As Dirk Reinhard from the Munich Re Foundation puts it, “the challenges are often too great to be met by individual players alone. Strategic and country-wide approaches are needed, such as the one adopted by the Philippines in which the insurance industry, government, donors and organizations representing the clients join forces”.

Several countries, including India, Peru, the Philippines and South Africa, have created enabling regulatory environments for financial inclusion by removing barriers and creating incentives for insurers to go down market. In 2005, for instance the Indian regulator promulgated the “Micro-Insurance Regulations”, which reduced the certification requirements to be a microinsurance agent and defined a microinsurance product.

This facilitative regulation legalized alternative delivery channels to enable insurers to diversify their distribution methods. The same type of enabling regulation has also recently been approved in Brazil.

PPP are a good way to exploit the strengths of various stakeholders in order to drive scale and to enforce quality and efficiency standards. Broadly speaking, governments can secure funding, attract reinsurers to protect against drought or natural disasters, provide infrastructure (e.g. health care facilities), maintain a stable pool of risks and promote insurance education. The private sector is inherently seen as more capable to innovate, improve efficiency and respond to clients’ needs.

One of the largest public-private partnerships is Rashtriya Swastya Bima Yojana (RSBY), India’s national inpatient insurance program for low-income households, a scheme that is managed by both public and private insurance companies. Under this scheme, for example, ICICI Lombard, the largest Indian private sector general insurance company, provides health coverage to more than 7 million families.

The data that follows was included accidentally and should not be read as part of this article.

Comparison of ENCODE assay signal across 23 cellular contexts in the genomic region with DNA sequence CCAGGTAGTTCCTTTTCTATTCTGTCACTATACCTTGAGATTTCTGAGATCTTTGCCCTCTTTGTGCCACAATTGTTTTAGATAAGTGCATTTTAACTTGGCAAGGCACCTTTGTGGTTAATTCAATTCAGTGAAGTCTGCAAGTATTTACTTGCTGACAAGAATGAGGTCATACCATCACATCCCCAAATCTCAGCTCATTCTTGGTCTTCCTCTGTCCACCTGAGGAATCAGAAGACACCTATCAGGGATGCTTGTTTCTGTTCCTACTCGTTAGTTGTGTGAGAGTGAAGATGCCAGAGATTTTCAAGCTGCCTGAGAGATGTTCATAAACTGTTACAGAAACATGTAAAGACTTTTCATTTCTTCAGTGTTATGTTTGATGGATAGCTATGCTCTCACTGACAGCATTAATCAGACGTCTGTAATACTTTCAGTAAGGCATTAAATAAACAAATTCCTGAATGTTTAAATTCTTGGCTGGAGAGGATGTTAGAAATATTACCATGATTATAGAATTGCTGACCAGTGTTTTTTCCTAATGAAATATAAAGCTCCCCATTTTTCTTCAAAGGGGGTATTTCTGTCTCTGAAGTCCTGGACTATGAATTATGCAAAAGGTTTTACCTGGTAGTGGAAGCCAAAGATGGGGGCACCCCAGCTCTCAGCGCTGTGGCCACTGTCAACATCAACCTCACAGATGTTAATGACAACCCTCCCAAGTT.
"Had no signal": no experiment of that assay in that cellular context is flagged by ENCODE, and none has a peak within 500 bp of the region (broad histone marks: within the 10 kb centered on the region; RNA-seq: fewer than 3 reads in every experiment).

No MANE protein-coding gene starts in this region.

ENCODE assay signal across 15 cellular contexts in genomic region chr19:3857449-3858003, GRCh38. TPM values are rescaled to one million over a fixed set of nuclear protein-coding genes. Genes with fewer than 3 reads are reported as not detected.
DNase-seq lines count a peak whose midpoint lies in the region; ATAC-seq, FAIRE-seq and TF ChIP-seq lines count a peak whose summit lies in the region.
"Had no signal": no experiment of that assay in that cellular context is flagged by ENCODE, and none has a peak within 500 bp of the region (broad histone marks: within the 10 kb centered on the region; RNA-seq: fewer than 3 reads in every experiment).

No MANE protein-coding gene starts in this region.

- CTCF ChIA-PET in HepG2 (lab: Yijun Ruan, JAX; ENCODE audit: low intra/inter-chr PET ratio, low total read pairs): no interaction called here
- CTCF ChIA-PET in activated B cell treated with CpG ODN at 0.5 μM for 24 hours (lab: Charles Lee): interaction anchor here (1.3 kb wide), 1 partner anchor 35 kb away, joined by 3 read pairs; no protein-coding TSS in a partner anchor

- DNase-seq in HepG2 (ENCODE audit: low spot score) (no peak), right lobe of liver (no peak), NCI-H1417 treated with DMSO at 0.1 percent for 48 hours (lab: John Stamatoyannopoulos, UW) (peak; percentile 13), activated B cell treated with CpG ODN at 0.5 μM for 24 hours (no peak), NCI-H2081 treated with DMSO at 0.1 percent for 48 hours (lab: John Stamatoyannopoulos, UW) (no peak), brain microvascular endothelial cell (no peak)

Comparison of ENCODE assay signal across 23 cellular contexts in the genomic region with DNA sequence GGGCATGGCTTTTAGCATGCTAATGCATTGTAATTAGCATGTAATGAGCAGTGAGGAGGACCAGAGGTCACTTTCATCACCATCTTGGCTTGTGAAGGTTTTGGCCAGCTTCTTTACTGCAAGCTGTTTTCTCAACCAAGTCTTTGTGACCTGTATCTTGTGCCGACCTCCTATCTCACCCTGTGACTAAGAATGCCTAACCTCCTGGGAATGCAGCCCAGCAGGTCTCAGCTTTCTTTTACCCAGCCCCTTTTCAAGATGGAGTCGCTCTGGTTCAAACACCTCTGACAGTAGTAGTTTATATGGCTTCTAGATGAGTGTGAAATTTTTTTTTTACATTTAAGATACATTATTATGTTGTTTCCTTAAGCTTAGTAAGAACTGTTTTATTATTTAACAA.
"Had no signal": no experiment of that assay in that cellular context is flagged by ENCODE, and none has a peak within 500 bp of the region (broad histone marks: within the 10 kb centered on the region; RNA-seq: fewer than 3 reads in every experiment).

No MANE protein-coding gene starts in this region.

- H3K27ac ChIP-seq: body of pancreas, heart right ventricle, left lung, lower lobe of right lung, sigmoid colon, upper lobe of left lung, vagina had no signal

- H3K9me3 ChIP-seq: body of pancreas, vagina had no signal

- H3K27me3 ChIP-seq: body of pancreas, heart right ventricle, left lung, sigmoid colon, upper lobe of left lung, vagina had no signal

“Without the leadership of the Indian Government, the growth story would be downgraded from extraordinary to only noteworthy” says Craig Churchill, Team Leader of the ILO’s Microinsurance Innovation Facility.

Quality versus numbers

The optimal trend is for more low-income families to have better access to a greater variety of valuable risk management products.

Microinsurance growth has been driven so far by a few committed countries, but in many regions it has not yet taken root.

As more policymakers and insurance supervisors follow the lead of ground-breaking countries and learn from their experiences, there will be a new boost in global microinsurance outreach. Even in countries where microinsurance is already growing, it might expand further if policymakers promote premium subsidies and expand their engagement in PPPs to achieve public policy objectives with limited budgets.

A critical challenge in building the market is on the demand side, creating conditions that encourage low-income households to turn naturally to insurance as part of their risk management toolkit. But governments, insurers and health care providers (in the case of health insurance), need to keep harnessing the trust of the market through efficient claims payments and access to quality services, so as to build on the emerging demonstration effect.